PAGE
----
Tag Archives: readings/research

Term of Art: Determiner

“Determiner: A part of speech or word class that determines or limits a noun phrase, showing whether a phrase is definite (the, this, my), indefinite (a, some, much), or limiting it in some other way, such as through negation (no in no hope). Determiners include the articles and words traditionally classified as kinds of adjective or pronoun. They precede adjectives: many clever people, not clever many people; my poor friend, not poor my friend. Most words that function as determiners can be used alone as pronouns (this in Look at this picture and Look at this) or have related pronouns (every/everyone/everything, my/mine, no/none). Some grammarians regard as determiners such phrases as plenty of… in We have plenty of money.

Determiners can be subdivided into three groups according to their position in the noun phrase: (1) Central determiners. These may be articles (a, the in a storm, the weather, demonstratives (this, those in this day, those clouds), possessives (my, your in my hat, your umbrella), some quantifiers (each, every, no, any, some in each moment, every day, no excuse, any help, some clouds). Such determiners are mutually exclusive and contrast with adjectives, with which however they can co-occur: the best weather, any possible help, no reliable news. (2) Post-determiners. These are used after central determiners and including numbers (two, first in those two problems, my first job) and some quantifiers (many, several in your many kindnesses, his several attempts). (3) Pre-determiners. These are used before central determiners, mainly referring to quantity. They include: all, both, half (all this time, both your houses, half a loaf), double, twice and other multiplier expressions (double the money, twice the man he was, once each day, six times a year), fractions (a quarter of the price), and such and what in exclamations (Such a waste of money, What a good time we had!)

They can also be divided according to the countability of the nouns the co-occur with: (1) With singular countable nouns only: a/an, each, every, either, neither. (2) With singular countable and uncountable nouns: this, that. (3) With uncountable nouns only: much and little/a little, and usually less, least. (4) With uncountable and with plural countable nouns: all, enough, more, most, a lot, lots of, and the primary meaning of some, any. (5) With countable plurals only: a few, few, fewer, fewest, both, many, several, these, those, and numbers. (6) with most common nouns: the, no, the possessives my, your, etc., and some wh- words (whose roll/rolls/bread, by which date, whatever food you eat).”

Excerpted from: McArthur, Tom. The Oxford Concise Companion to the English Language. New York: Oxford University Press, 2005

“The Road Not Taken”

Here is a reading on Robert Frost’s poem “The Road Not Taken” accompanied by its vocabulary-building and comprehension worksheet. This is a rare two-page reading in the series of materials I have prepared using texts from The Intellectual Devotional series; it includes a full typescript of the text of the poem as well as a surprisingly thorough exegesis of the poem itself.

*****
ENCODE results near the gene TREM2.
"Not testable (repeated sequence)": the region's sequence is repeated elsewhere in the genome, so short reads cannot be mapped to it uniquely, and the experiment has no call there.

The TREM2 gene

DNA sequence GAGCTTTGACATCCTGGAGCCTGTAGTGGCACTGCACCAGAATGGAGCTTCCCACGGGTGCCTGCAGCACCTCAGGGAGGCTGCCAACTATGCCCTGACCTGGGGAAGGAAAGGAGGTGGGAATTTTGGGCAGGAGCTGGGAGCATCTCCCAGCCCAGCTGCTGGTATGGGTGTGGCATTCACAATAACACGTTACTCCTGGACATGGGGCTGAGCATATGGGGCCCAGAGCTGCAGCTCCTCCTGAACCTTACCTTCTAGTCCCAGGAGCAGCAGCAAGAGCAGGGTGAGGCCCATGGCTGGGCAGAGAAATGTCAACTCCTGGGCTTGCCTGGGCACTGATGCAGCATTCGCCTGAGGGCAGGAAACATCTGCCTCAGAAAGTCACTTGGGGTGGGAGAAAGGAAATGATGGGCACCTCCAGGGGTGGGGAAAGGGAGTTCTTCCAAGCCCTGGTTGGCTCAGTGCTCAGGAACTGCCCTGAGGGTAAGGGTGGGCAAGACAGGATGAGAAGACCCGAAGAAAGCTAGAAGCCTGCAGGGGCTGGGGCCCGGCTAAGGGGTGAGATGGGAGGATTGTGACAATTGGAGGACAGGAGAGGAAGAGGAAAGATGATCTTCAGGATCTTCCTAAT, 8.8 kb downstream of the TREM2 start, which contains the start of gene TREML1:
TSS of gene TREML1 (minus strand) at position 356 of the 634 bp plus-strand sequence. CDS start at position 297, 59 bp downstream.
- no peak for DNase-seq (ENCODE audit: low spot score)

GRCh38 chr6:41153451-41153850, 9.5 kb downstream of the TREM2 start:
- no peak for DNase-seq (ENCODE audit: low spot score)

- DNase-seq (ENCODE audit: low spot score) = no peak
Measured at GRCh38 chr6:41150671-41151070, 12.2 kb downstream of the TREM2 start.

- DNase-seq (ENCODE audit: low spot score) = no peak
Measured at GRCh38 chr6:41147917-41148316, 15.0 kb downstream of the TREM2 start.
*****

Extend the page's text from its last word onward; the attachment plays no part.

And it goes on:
I only wrote this recently, but I did so because in the years that I worked in New York City, especially in the South Bronx, a number of paraeducators with whom I worked were students at Hostos Community College on 149th Street and the Grand Concourse, one of the Bronx’s great intersections. “The Road Not Taken” was at the time and may still be a staple of one or more of the American literature courses at the school. As this reading points out, this is a difficult poem to interpret; Frost himself said so (his remark is one of the “additional questions” on the reading and worksheet), calling the poem “tricky.” Even The Paris Review weighed in on the subject of “The Road Not Taken,” calling it “The Most Misread Poem in America.”

So, for students everywhere wrestling with these verses, this post may be useful to you.

If you find typos in these documents, I would appreciate a notification. And, as always, if you find this material useful in your practice, I would be grateful to hear what you think of it. I seek your peer review.

Codify (vt)

Here is a context clues worksheet on the verb codify, which is only used transitively, so don’t forget your direct object–you must codify something.

Merriam-Webster defines this verb quite simply: “to reduce to a code.” I wrote this worksheet because this word kept showing up in social studies texts in the years in which I was teaching global studies. What students will need to understand (and this is an opportunity to awaken prior knowledge and put it to use, particularly if your global studies curriculum includes, as it should, material on the Code of Hammurabi) is that the word code defines “a systematic statement of a body of laws especially: one given statutory force” and “a system of principles or rules.” Put another way, the verb codify connotes “to make into law.”

If you find typos in this document, I would appreciate a notification. And, as always, if you find this material useful in your practice, I would be grateful to hear what you think of it. I seek your peer review.

Cultural Literacy: Marbury v. Madison

Here is a Cultural Literacy worksheet on Marbury v. Madison, the United State Supreme Court’s legal decision that established the principle of judicial review–i.e. that the Court is the final arbiter of the constitutionality of any legislation drafted and passed in this republic.